(WOMENSENEWS)– did not experience the feminist awakening that America and Europe did in the 1960s and 1970s. After Chairman Mao’s pledge that women would hold up half the sky, they started to dress more like men and fill roles previously assigned to men, challenging certain stereotypes, but women did not tackle deep-seated gender bias.
This started to change from the 1980s, when books on gender theory were translated into Chinese and saw its first "wave" of feminist scholarship. Feminism remained within academic borders for the next few decades. Then in the 2000s it gained momentum at a social level. Women started to acquire a voice, and stories began to appear about guerrilla feminism, so to speak – women spontaneously taking action to highlight a certain cause. For example, in the summer of 2012 two women draped in black robes took to the Shanghai subway in protest. They wore placards that read, "I can be flirtatious, but you can’t harass" and "We want to feel cool! We don’t want dirty hands." The photos were a reaction to a sign on Shanghai Metro’s microblog that said, "Girls, please be self-dignified to avoid perverts," the state’s clumsy response to a rise in sexual harassment on the subway.
In recent years, these stories are becoming more frequent and are very encouraging. Even if does not have many groups dedicated to strengthening women, it is no longer lacking individuals fighting for the cause. Amongst the most notorious is Wang Yue or, to use her stage name, Gia, a rock star who could be labelled the Chinese version of Pussy Riot.
Gia‘s story is remarkable and sums up all of the extremes and contradictions of being young and female in . She first encountered fame as the vocalist in the Chinese all-female rock band Hang on the Box (HOTB), which was formed in 1998 when she and her friends were only 15 years old. Gia revels in the accolade of being the front woman of ‘s first all-girl punk group, a remarkable feat in any context, let alone in.
The First Show
In Jonathan Campbell‘s detailed book on the advent of Chinese rock music, "Red Rock: The Long, Strange March of Chinese Rock and Roll," he recounts Wang and band member Yilina’s punk conversion. "Their lives were changed the moment they saw their first show," Campbell writes. "The mohawks, the dyed hair, the sunglasses (inside!); they’d never seen anything like it." Wang told Campbell, "You didn’t know what made [the punks] special but you knew that, in comparison, you were a jackass. [ . . . ] I called Yilina and said, ‘Our entire life before was completely stupid. We need to become like them: our taste in music, our attitude, our lives.’"
The band is a phenomenal success, both within China and beyond. The road has not always been straight and smooth, of course. It featured a first live performance to a chorus of boos and mockery, countless break ups and reconciliations and a constant struggle to secure gigs, record deals and respect.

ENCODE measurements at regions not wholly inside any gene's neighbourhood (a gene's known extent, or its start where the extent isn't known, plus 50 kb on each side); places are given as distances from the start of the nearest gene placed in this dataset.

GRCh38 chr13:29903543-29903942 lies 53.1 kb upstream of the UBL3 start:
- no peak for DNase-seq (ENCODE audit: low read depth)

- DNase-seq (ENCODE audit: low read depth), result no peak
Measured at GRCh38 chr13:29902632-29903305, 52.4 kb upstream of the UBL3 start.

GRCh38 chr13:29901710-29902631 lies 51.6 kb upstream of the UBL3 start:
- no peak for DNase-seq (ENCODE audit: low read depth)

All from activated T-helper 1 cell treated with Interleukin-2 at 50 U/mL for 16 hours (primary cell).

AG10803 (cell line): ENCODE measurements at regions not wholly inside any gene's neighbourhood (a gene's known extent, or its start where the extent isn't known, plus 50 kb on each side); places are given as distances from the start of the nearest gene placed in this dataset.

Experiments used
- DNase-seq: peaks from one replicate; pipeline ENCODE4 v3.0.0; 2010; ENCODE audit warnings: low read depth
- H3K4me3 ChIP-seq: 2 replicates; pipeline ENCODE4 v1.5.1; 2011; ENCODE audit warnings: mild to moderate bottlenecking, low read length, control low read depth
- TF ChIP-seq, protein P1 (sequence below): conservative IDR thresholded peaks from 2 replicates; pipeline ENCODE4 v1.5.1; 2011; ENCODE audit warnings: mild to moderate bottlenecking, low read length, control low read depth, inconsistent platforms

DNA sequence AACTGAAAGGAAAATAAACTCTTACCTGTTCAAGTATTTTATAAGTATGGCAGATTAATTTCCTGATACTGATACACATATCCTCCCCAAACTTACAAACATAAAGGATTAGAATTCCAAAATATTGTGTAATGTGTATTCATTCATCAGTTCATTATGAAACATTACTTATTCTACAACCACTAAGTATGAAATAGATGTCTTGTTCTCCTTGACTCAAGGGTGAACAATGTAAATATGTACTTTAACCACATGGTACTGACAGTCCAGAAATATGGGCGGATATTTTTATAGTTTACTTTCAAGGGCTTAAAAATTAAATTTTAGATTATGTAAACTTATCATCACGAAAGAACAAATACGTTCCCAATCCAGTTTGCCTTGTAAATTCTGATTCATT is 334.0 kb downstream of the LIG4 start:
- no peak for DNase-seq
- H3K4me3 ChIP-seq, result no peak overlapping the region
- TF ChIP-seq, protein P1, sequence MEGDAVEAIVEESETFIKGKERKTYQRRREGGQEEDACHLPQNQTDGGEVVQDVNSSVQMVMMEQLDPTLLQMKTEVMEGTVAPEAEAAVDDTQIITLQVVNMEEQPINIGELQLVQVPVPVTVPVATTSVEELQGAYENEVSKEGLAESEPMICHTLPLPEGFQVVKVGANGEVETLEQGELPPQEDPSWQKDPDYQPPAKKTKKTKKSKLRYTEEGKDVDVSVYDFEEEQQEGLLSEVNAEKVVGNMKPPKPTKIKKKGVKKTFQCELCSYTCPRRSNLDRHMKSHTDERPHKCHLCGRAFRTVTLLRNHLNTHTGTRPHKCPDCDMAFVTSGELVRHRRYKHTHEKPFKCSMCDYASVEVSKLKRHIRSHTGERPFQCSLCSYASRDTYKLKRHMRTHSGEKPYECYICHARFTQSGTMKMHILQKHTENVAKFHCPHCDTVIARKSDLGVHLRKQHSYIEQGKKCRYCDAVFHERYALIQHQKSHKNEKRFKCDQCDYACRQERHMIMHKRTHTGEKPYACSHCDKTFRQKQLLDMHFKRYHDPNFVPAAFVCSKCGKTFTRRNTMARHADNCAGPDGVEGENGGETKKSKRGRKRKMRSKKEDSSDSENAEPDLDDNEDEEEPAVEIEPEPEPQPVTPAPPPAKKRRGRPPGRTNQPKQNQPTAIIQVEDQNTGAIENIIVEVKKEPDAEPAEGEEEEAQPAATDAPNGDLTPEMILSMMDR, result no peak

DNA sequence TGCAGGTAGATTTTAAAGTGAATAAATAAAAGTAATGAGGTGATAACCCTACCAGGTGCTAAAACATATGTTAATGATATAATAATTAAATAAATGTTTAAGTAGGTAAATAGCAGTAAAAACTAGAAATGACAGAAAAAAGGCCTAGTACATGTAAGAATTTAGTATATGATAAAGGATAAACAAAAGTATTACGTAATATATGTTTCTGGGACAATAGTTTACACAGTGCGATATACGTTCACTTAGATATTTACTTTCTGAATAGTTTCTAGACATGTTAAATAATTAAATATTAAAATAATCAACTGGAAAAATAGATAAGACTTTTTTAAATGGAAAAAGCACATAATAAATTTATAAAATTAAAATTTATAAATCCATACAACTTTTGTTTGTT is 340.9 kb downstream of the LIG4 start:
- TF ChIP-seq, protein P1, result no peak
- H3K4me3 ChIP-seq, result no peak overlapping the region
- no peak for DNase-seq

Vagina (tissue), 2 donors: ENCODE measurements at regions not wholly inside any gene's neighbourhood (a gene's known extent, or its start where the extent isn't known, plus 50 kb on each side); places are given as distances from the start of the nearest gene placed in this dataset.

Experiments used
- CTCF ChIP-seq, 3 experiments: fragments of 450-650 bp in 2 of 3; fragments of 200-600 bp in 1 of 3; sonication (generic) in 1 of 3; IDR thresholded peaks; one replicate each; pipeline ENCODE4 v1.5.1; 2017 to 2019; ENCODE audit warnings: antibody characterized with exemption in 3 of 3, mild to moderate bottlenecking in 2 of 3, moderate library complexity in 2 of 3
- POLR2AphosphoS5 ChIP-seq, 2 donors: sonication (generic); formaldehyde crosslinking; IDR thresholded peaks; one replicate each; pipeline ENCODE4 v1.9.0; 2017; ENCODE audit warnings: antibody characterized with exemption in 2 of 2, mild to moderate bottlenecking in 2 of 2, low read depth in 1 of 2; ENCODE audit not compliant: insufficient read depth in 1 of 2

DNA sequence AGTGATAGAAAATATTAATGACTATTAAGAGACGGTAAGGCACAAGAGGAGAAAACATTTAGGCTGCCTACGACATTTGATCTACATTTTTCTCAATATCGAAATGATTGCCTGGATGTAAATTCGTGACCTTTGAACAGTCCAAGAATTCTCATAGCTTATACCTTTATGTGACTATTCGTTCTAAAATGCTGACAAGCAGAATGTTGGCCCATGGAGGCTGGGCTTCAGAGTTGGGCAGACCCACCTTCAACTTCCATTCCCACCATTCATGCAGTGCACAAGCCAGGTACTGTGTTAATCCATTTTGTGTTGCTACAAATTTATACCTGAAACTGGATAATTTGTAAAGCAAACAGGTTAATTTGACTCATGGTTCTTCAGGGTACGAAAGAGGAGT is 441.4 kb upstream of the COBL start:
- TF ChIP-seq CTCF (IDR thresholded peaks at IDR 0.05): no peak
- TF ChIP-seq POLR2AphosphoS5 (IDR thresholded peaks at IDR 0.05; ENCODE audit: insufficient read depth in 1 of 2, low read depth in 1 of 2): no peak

But HOTB were a sensation. Within just six months of their first live gig, they appeared on the cover of a Chinese edition of Newsweek, serving as poster girls for an entire generation of Chinese youth. In 2004 and 2005, HOTB was nominated for the Best Rock Band gong at the Chinese equivalent of the Grammy Music Awards, the Annual Pepsi Music Awards. They also quickly acquired cult status in Japan and the United States. Unlike most other Chinese rock bands, HOTB have toured in these countries, as well as China and Hong Kong. They have a huge fan base, including celebrities such as Marilyn Manson, and have played at prominent international festivals like South by Southwest.
Carving Out a Voice
Their story is not only significant in terms of Chinese rock music; it is also a story of women carving out a voice in a predominantly patriarchal environment. HOTB have been lauded by critics for politicizing gender through their empowered, femme-forward lyrics. Yellow Banana, their first album, which was released in 2001, featured riot grrrl-esque songs like "Asshole, I’m Not Your Baby," "No Sexy" and "For Some Stupid Cunts at BBS." Early material was littered with swear words, and the girls courted controversy. For example, when they did a photo shoot where they flaunted their underwear, members of the public asked them whether they were running a brothel.
Seeing women embrace their sexuality and speak in a way that was less demure was a first for China and made the band members targets of hate as much as admiration. The image most common for Chinese women at the time – and to this day – is that of the young, wide-eyed beauty from Japanese cartoons, and many Chinese girls infantilize themselves to fit the mold. The markets in China‘s shopping districts have plenty of stores selling clothes to adults that look more as if they are designed for children – dresses in pale blues and pinks with bows and ribbons on. Accompanying this fragile, childlike look is the affected sa jiao, "cute whining," done in the fashion of a demanding child. Gia and her band members are the opposite of that. They wear bold colors, have piercings and tattoos. They speak with attitude and they shock people.
Gia sings about the issues that are important to women. "Kill Your Belly" is reputedly about abortion, for example. It strikes a chord in a population where abortion is rife. And the issues that Gia has been singing about for the past two decades still matter now. Change is coming to Chinese women, but not fast enough, a central irony in a country defined by its bullet-fast change.
For More Information:
Buy the Book, “Little Emperors and Material Girls: Sex and Youth in Modern China“:
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